What Qualifies as a Serious Injury in a Car Accident?
Car accidents are one of the leading causes of injuries and death in the United States. It is very likely that after a collision you may be left with injuries. These injuries can be severe in some circumstances, while others may only result in a few scratches. It can be difficult to characterize an injury as severe, but fractures, the loss of a limb or organ, and disfigurement are among the most common qualified as serious. Some severe injuries might also not be discoverable until a few days or weeks. Regardless of how serious your injuries were, you would almost certainly have to pay medical fees if you needed treatment. These medical costs may be fully covered by your insurance policy. But what if your injuries are severe and your insurance coverage is insufficient? In these types of scenarios you can file a claim with the at-fault driver’s insurance company or directly file a bodily injury lawsuit against the negligent driver.
Serious Injury Threshold Under New York’s No-Fault Laws
New York is a no-fault state, this means that you must file a claim with your own insurance company in order to be reimbursed for your medical expenses and lost wages. However, serious injuries implicate a lot of money in medical treatment and sometimes your personal injury protection cannot fully cover these expenditures. According to New York State laws, you can file a personal injury lawsuit against the at-fault driver to receive compensation if you resulted in a serious injury due to the collision.
What is Considered a Serious Personal Injury?
New York Insurance laws classifies in Section 5102(d) the following injuries as severe:
- A fracture
- Loss of a limb
- Loss of a fetus
- Permanent loss of a body organ, function or system
- Permanent consequential limitation of use of a body organ or member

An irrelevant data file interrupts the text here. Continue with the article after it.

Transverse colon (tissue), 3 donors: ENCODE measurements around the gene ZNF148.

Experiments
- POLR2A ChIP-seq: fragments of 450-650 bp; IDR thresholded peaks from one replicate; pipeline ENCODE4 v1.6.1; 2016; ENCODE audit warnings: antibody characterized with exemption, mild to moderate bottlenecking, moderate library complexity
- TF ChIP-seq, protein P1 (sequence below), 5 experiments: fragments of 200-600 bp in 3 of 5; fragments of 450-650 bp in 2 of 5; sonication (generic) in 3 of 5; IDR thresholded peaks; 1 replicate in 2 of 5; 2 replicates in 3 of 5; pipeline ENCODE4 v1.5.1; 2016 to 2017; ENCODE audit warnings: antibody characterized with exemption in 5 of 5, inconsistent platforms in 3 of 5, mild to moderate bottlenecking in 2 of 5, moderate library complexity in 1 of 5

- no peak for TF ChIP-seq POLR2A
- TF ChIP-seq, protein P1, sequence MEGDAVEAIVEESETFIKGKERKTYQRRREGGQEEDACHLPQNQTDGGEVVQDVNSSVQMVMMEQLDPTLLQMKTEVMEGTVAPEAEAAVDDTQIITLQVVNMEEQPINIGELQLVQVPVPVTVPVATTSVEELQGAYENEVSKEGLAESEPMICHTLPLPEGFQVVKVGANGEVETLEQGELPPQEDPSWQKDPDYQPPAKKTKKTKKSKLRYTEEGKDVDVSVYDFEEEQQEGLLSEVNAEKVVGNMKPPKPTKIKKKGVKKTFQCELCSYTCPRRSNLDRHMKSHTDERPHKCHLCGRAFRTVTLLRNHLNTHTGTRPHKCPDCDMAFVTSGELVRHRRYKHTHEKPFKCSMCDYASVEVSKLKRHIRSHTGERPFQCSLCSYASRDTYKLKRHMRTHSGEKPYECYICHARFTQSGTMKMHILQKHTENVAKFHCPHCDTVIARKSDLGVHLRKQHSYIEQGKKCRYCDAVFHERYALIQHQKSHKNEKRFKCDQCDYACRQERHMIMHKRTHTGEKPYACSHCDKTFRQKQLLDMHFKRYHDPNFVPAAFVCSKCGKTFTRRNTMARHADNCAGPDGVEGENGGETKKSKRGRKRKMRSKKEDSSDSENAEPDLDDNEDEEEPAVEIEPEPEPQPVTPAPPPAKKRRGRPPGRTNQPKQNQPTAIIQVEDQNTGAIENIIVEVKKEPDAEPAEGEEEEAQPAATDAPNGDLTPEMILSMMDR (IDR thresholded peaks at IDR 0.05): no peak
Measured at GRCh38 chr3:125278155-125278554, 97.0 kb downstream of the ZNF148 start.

- Significant limitation of use of a body function or system
- Medically determined injury or impairment of a non-permanent nature which prevents the injured person from performing substantially all of the material acts which constitute such person’s usual and customary daily activities for not less than ninety days during the one hundred eighty days immediately following the occurrence of the injury or impairment
- Significant disfigurement
While some of these injuries can clearly be classified as severe, others are more subjective. Insurance firms will attempt to profit from this. How do you know whether a disfigurement is serious or not, or what constitutes a severe limitation? As a result, it is critical to seek professional assistance when filing a personal injury claim. Experienced lawyers can assist you in proving the severity of your injuries and negotiating a fair settlement with insurance providers.
Most Common Serious injuries
Some of the most common injuries that fall in the categories previously mentioned are these:
- Broken arms or legs
- Severe neck injuries and whiplash
- Traumatic brain injuries
- Spinal cord injuries and paralysis
- Back injuries
- Severe burns
- Disfiguring facial injuries and scars
- Soft tissue injuries
What are the “Serious Injury” Threshold Exceptions in New York?
When your injuries are determined substantial, the serious injury threshold allows you to file a personal injury lawsuit or a personal injury claim against the at-fault driver. There is, however, one exception to this rule. Motorcycle accidents are exempt from the “severe injury” criterion. If you were riding a motorcycle and were hit by another car, you have the right to sue the liable driver. So, even if you only had minor injuries, you can be compensated for your medical bills, lost wages, and other damages in circumstances like these.
What If Your Injuries Aren’t Considered Serious?
You will have to use your Personal Injury Protection to cover your expenses if your injuries do not meet the criteria for being considered severe. However, there are a few drawbacks to this. Personal Injury Protection policy, for example, normally has a $50,000 limit, which means you won’t be fully covered if your expenses exceed this amount. Another disadvantage of no-fault rules is that you cannot be compensated for non-economic damages like pain and suffering.
Get Advice From a Personal Injury Lawyer in New York
It might be difficult to establish that your injuries are significant, and insurance companies will do everything they can to pay you as little as possible. Furthermore, the law’s ambiguity in determining what constitutes a significant harm complicates matters. In cases like this, your best option is to get in contact with an attorney that has experience with cases like yours. Experienced personal injury lawyers will help you build a strong case to prove the severity of your injuries. At Greenberg and Stein P.C., our lawyers have helped lots of accident victims receive proper compensation for their damages. Our legal team has years of experience negotiating with insurance companies and defending our clients in court. Do not hesitate in contacting us at 212-969-8784 to schedule a consultation with one of our attorneys.